BLANDFORD, Leavesden Asylum, Late 19th century
June Sadokierski (sadok @t optusnet.com.au) of Australia writes: My g.g.g.grandmother was born Sarah Pilkinton in 1832, Kent. she marr. James Blandford in 1856, he died in 1863. She had 2 children, Henry James & Florence (My g.g.gmother) She does not appear on 1861 census, but in 1871,81 &91 there is a Sarah Blandford at Leavesden Asylum. Although it is not clear whether she is my Sarah or not, I wonder as in 1881 Florence was in Met. Convalescent Inst. (Walton on Thames) - she was an opium addict. I have looked for marriages, deaths etc. but can find nothing,
Florence came to Australia in 1884, and told no one anything about her family. Her granddaughters are still alive, and they lived with her, but know nothing of her family. We didn't even know that she had a brother. Hope you can give me some ideas as to where to proceed from here.
I have had a look at the relevant records. The census returns for Leavesden are not at all helpful. The 1871 census omits place of birth and marriage status for all patients. The 1881 census records this information for most patients but leave the fields blank for Sarah. - so presumably they did not know The 1891 census records Sarah as being single and born in London. We can reasonably assume that the entries for the three censuses apply to the same person and in view of the missing information in 1881 I wouldn't put too much weight on the fact that Sarah was "single" and born in "London" in 1891.
The problem is that apart from the possible name and date of birth we currently have no evidence that your Sarah Blandford is the the one in Leavesden Asylum. Any further information we can find about your Sarah might prove to be a clue.
Let us start with what can easily be done online wherever you live. You could not find the 1861 census entry - and of course we don't know if it is because they were "missed" by the census enumerator or whether there are some recording or indexing difficulties (see Problems with finding census returns for some examples of what can go wrong). However FreeBMD provides evidence for the following registrations (so you can buy the certificates if you don't already have them):
It is possible that the family address in the 1861 census is the same as appears on Henry James Blandford's birth certificate. The fact that the entry for Florence in the 1881 census records that she was born in Pimlico is consistent with the registration district given for her birth certificate. All certificates should give you James's occupation and other possibly helpful information. The address may allow you to find the 1861 census entry.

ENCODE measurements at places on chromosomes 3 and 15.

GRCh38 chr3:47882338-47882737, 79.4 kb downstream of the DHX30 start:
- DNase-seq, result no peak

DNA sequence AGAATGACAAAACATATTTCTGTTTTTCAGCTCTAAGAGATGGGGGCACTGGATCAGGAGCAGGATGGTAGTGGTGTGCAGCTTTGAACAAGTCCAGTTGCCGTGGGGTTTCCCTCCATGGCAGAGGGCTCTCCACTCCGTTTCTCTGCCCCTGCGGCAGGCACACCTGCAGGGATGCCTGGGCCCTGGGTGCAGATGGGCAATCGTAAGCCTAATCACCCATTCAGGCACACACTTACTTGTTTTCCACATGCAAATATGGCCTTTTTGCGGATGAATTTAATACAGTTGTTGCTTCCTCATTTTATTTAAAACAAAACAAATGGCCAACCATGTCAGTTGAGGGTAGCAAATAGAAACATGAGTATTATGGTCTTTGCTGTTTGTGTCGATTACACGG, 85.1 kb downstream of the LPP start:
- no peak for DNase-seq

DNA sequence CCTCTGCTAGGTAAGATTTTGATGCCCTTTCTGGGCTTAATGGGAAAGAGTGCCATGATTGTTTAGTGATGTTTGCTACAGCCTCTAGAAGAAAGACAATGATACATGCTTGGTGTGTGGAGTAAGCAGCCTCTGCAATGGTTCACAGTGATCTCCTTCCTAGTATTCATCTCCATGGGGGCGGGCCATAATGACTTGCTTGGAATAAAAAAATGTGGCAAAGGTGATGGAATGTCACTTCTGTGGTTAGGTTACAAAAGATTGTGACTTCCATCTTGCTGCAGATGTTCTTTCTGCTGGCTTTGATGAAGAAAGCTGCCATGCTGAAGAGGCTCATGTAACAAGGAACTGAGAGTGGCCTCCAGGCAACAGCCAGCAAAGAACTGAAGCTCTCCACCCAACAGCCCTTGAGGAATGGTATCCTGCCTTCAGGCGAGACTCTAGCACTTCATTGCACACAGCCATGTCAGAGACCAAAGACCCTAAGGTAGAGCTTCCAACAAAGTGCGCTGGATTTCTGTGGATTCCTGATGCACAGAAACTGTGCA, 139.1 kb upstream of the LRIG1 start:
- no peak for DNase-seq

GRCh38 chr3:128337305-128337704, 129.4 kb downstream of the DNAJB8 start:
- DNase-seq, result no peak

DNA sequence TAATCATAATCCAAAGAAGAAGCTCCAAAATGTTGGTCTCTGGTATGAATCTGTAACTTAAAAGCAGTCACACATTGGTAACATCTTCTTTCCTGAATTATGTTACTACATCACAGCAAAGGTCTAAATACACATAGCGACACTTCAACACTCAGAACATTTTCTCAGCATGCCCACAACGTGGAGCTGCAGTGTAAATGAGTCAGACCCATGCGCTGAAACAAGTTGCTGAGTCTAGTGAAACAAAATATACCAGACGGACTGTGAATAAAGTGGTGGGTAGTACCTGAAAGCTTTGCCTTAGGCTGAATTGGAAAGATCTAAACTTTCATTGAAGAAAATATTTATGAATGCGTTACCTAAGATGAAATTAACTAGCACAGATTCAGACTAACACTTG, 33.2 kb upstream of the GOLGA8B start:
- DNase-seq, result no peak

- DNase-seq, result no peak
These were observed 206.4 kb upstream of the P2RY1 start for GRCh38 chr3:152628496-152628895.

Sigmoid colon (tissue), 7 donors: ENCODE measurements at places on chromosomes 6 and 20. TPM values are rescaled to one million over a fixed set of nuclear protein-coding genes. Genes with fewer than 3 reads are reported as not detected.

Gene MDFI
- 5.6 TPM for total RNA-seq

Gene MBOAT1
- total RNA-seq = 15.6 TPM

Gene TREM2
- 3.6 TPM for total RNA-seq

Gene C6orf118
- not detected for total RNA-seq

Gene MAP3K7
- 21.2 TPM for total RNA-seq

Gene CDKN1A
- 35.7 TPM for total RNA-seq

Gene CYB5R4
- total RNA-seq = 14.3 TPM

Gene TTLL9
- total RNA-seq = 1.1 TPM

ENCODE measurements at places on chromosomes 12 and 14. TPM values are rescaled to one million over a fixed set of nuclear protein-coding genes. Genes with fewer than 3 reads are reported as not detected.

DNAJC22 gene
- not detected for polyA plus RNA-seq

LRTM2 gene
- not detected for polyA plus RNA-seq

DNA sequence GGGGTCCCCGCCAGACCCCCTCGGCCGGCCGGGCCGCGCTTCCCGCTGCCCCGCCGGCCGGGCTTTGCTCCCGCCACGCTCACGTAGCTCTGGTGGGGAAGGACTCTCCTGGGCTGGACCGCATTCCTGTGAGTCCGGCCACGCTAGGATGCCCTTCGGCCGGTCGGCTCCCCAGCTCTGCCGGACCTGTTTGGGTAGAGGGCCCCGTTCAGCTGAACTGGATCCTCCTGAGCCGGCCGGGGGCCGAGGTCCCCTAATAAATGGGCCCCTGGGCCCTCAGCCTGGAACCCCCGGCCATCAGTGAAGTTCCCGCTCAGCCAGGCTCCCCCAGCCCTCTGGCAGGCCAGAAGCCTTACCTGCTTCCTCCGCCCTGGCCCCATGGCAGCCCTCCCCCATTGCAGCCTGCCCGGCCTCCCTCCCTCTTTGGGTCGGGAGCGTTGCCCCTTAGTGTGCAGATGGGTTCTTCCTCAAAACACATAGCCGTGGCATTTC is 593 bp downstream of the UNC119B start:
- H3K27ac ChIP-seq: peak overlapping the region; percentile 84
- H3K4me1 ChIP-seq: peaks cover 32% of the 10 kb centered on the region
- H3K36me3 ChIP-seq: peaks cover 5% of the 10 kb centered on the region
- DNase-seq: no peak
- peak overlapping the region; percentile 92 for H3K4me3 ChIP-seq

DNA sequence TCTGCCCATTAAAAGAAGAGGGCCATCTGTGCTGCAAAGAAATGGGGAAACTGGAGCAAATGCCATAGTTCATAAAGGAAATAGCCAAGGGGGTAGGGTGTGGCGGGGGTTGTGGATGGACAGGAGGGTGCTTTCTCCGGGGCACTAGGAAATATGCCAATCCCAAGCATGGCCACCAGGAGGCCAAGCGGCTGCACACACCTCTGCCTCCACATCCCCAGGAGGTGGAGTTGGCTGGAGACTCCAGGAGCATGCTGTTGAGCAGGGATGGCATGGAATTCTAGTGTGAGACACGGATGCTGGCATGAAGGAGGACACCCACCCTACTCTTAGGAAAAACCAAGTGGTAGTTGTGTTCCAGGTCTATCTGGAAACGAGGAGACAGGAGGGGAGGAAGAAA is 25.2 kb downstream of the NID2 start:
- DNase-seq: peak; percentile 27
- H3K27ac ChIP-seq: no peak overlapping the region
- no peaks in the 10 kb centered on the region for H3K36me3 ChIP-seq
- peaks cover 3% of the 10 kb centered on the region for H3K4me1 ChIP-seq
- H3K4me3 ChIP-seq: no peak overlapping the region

(Aside: The gap in between the marriage and Henry's birth suggests there may have been other children ...)
The key question is to find out what happened to Sarah and the children when James died. I suspect he had a comparatively lowly occupation and the family could well have ended up in the workhouse associated with the St George, Hanover Square area. If so it could well be that Sarah was moved from the workhouse to Leavesden when the asylum was opened in 1869. The children might have remained in the workhouse - and perhaps were still there in the 1871 census (perhaps only identified by initials).
So do the workhouse admission and discharge records survive? If they have survived they will probably be in the London Metropolitan Archives (and if not the LMA will know where they are). The Asylum records may also be there - but see The Long Stay Hospitals of the St Albans area. The Workhouse web site may also provide clues. Unfortunately any workhouse and asylum records that survive may still only be available in manuscript form - although some may be on microfilm.
To conclude: If Sarah became destitute on James's death she could have ended up in the local workhouse in London, where she would have been separated from Henry and Florence. If all this left her sufficiently distressed to be unable to work there is a high probability that she would have been transferred to Leavesden in 1869 (or shortly afterwards). This was specifically built to house the London mentally ill at the time. For this reason it is quite reasonable to work on the provisional assumption that the Sarah in the asylum is your Sarah - but it has not yet been proved beyond reasonable doubt.
If you can add to the information given above tell me.
Page created August 2007